FOOD: A Little Gem in Western Maryland

Falls Church Times Staff
March 6, 2013

As we settled into our sitting area a few winter weekends ago, my husband said “this really is a little gem” referring to our cabin at Savage River Lodge. After just under three hours away from the City of Falls Church and after a lovely stop for lunch in Frederick at Family Meal, our drive dipped down into a canyon, across a meadow stream and then up Savage River Mountain.

In the winter, if you do not have four or all wheel drive, you either have to call to be picked up or don’t bother coming. The road is plowed but still needs extra traction to get up to the main lodge and even some cars (Audis) still don’t make it. If you try to chance it and get stuck, it is a $250 charge to get pulled out. This seclusion is worth it because at the end of the road is a luxurious and sumptuous get away for you and possibly your favorite furry friend.

Once at the main lodge, you feel like you have returned to your family’s mountain retreat. Rough hewn walls,  comfy chairs and a huge fireplace welcome you to your retreat. This lodge has seen many of my family celebrations – birthday, anniversaries, holidays and the all important get a way.

Savage River Lodge is set on 45 acres surrounded by 750 acres of the Savage River State Forest in western Maryland. You are very far removed from traffic congestion, hub-bub of urban life and most importantly TV or electronics of any kind. The lodge was started by Jan and Mike Russell after forming Nature of Business, a management development program founded on the principle that nature can teach us personally and organizationally how to succeed.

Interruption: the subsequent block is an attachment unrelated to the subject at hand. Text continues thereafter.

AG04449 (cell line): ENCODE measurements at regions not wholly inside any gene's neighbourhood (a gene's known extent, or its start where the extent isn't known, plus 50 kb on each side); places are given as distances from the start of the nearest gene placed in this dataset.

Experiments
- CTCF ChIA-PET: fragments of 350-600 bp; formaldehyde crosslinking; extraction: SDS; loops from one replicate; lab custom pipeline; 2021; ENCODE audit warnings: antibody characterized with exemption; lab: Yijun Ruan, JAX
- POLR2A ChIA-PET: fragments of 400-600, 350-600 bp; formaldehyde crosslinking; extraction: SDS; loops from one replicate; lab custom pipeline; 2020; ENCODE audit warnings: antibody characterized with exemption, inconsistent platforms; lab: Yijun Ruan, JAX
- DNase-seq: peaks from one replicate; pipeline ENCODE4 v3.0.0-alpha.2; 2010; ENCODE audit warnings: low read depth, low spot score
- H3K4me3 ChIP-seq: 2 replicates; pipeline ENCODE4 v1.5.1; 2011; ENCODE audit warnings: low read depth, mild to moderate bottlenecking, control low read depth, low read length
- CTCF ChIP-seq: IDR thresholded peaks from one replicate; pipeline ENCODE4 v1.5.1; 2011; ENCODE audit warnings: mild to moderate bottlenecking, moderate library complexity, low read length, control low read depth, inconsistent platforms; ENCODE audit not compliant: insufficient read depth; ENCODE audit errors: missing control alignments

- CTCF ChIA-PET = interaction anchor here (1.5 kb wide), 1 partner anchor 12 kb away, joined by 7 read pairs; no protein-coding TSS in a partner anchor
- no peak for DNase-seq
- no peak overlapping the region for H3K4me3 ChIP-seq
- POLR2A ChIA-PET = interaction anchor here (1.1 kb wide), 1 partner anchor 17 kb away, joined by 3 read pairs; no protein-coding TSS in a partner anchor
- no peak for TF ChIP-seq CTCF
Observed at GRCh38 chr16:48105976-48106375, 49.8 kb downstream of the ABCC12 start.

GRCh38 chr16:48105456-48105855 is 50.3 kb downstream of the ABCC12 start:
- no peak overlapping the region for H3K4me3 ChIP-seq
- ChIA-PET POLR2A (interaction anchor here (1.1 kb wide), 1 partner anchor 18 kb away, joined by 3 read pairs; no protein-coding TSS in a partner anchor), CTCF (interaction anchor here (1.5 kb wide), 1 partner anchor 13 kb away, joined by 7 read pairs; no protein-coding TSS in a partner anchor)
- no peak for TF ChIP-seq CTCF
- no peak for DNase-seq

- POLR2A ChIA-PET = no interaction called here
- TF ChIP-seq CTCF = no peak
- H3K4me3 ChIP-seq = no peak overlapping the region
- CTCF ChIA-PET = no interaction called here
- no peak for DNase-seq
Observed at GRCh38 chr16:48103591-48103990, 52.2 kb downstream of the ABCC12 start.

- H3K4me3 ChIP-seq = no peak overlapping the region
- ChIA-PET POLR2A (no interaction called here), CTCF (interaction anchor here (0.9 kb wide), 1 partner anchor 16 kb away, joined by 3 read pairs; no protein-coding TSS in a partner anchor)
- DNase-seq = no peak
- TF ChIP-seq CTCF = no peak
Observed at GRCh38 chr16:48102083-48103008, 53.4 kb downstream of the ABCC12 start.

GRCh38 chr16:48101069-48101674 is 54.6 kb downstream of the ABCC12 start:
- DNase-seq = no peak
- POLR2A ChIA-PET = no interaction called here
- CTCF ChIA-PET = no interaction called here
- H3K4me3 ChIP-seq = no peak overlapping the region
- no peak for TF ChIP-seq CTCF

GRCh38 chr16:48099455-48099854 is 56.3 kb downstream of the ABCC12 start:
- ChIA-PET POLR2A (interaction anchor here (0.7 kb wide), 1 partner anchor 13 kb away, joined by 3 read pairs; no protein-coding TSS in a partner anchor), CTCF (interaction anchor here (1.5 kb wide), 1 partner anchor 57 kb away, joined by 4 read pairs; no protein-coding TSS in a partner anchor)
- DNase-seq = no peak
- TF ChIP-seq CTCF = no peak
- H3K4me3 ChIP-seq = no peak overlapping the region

After purchasing the land in 1990, the long road was started. Literally as the road and bridge to the main lodge was not finished until 1998 with the lodge and cabins completed in 2001. Each of the 18 cabins is a serene get away with a loft for sleeping, a cozy sitting room with gas burning stove and a porch.  All the cabins are similar in layout but offer different views of the forest, which is right outside your door. You can step out of your cabin and be on one of the many hiking or cross country skiing trails. The favorite and easiest trail being the Bodhi’s Green trail which circumvents the main property and allows secluded views of the forest and its valley’s to and from the main lodge or just to take a walk.

In following Jan and Mike’s environmental vision, many “green” enhancements have been made along the way to support their business venture. Biodiesel was first used in 2008 utilizing the restaurant’s cooking oil to power all of the equipment on the property and in 2010 350 solar panels were installed on the hillside behind the Main Lodge. Mike has done all this himself and provides many tidbits to interested parties. These conversations have been helpful to my family as Virginia and the City of Falls Church seems to be void of any green energy practitioners.

The lodge has a restaurant that may serve most of your meals. You do receive a lovely morning basket with muffins, juice and the daily lodge newsletter. The lodge restaurant serves breakfast/brunch/lunch on the weekends from 9am to 2pm and dinner all evenings. You can go off property for your meals, but you really won’t want to. A leisurely walk through the forest to the lodge where a sumptuous meal awaits is what getaways are all about.

During the warmer weather the restaurant offers a lovely porch with a commanding view of the meadow and surrounding forests. Hummingbird feeders and flower filled planters frame the view. In the winter, the dining room just beyond the bar is warm and cozy. The lodge works with several area farms for their ingredients including a new partnership with Firefly Farms for their goat cheese.

The new chef Tylor Dinteman has significantly expanded the menu including several vegetarian options including Grilled Trumpet Mushrooms served over black Beluga lentils and Heirloom Bean Cassoulet served with mushrooms and root vegetables. The rest of the menu has also been expanded to include several new dishes for brunch and dinner.